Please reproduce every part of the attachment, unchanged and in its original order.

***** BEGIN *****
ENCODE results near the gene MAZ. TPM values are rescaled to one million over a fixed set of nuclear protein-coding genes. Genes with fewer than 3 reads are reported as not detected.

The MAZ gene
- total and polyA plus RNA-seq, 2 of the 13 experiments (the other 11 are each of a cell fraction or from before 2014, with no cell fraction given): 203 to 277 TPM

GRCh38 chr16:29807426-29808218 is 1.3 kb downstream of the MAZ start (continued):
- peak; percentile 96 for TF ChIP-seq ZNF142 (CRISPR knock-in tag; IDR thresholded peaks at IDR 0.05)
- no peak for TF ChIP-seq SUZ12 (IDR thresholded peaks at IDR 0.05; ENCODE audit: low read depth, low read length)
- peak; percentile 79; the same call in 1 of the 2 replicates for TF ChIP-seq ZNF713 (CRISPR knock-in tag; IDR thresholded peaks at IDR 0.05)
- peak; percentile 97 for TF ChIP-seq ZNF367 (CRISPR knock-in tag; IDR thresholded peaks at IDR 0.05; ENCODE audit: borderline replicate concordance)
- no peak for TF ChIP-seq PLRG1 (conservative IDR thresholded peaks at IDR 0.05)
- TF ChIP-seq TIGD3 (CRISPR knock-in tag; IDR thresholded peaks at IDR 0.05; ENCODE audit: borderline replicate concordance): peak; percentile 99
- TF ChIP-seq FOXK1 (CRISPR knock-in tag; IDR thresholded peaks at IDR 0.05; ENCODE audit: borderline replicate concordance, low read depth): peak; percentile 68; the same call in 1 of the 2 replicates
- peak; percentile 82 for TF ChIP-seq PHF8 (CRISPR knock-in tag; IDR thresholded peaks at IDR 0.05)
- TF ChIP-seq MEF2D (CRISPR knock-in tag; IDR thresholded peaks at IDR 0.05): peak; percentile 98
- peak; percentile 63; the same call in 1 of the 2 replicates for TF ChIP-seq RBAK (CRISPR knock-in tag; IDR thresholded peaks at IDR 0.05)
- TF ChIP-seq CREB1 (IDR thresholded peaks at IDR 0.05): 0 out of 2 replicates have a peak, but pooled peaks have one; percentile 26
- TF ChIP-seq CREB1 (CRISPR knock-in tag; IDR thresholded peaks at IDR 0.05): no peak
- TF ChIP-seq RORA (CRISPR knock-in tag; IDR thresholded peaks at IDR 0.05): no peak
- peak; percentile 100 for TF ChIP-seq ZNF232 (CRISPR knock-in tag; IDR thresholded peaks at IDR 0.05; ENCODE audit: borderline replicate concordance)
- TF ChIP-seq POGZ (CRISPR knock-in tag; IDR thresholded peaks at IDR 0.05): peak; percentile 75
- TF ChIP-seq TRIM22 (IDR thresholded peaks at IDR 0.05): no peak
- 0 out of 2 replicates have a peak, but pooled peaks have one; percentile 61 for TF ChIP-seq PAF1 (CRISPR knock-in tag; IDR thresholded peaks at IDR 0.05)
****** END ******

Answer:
ENCODE results near the gene MAZ. TPM values are rescaled to one million over a fixed set of nuclear protein-coding genes. Genes with fewer than 3 reads are reported as not detected.

The MAZ gene
- total and polyA plus RNA-seq, 2 of the 13 experiments (the other 11 are each of a cell fraction or from before 2014, with no cell fraction given): 203 to 277 TPM

GRCh38 chr16:29807426-29808218 is 1.3 kb downstream of the MAZ start (continued):
- peak; percentile 96 for TF ChIP-seq ZNF142 (CRISPR knock-in tag; IDR thresholded peaks at IDR 0.05)
- no peak for TF ChIP-seq SUZ12 (IDR thresholded peaks at IDR 0.05; ENCODE audit: low read depth, low read length)
- peak; percentile 79; the same call in 1 of the 2 replicates for TF ChIP-seq ZNF713 (CRISPR knock-in tag; IDR thresholded peaks at IDR 0.05)
- peak; percentile 97 for TF ChIP-seq ZNF367 (CRISPR knock-in tag; IDR thresholded peaks at IDR 0.05; ENCODE audit: borderline replicate concordance)
- no peak for TF ChIP-seq PLRG1 (conservative IDR thresholded peaks at IDR 0.05)
- TF ChIP-seq TIGD3 (CRISPR knock-in tag; IDR thresholded peaks at IDR 0.05; ENCODE audit: borderline replicate concordance): peak; percentile 99
- TF ChIP-seq FOXK1 (CRISPR knock-in tag; IDR thresholded peaks at IDR 0.05; ENCODE audit: borderline replicate concordance, low read depth): peak; percentile 68; the same call in 1 of the 2 replicates
- peak; percentile 82 for TF ChIP-seq PHF8 (CRISPR knock-in tag; IDR thresholded peaks at IDR 0.05)
- TF ChIP-seq MEF2D (CRISPR knock-in tag; IDR thresholded peaks at IDR 0.05): peak; percentile 98
- peak; percentile 63; the same call in 1 of the 2 replicates for TF ChIP-seq RBAK (CRISPR knock-in tag; IDR thresholded peaks at IDR 0.05)
- TF ChIP-seq CREB1 (IDR thresholded peaks at IDR 0.05): 0 out of 2 replicates have a peak, but pooled peaks have one; percentile 26
- TF ChIP-seq CREB1 (CRISPR knock-in tag; IDR thresholded peaks at IDR 0.05): no peak
- TF ChIP-seq RORA (CRISPR knock-in tag; IDR thresholded peaks at IDR 0.05): no peak
- peak; percentile 100 for TF ChIP-seq ZNF232 (CRISPR knock-in tag; IDR thresholded peaks at IDR 0.05; ENCODE audit: borderline replicate concordance)
- TF ChIP-seq POGZ (CRISPR knock-in tag; IDR thresholded peaks at IDR 0.05): peak; percentile 75
- TF ChIP-seq TRIM22 (IDR thresholded peaks at IDR 0.05): no peak
- 0 out of 2 replicates have a peak, but pooled peaks have one; percentile 61 for TF ChIP-seq PAF1 (CRISPR knock-in tag; IDR thresholded peaks at IDR 0.05)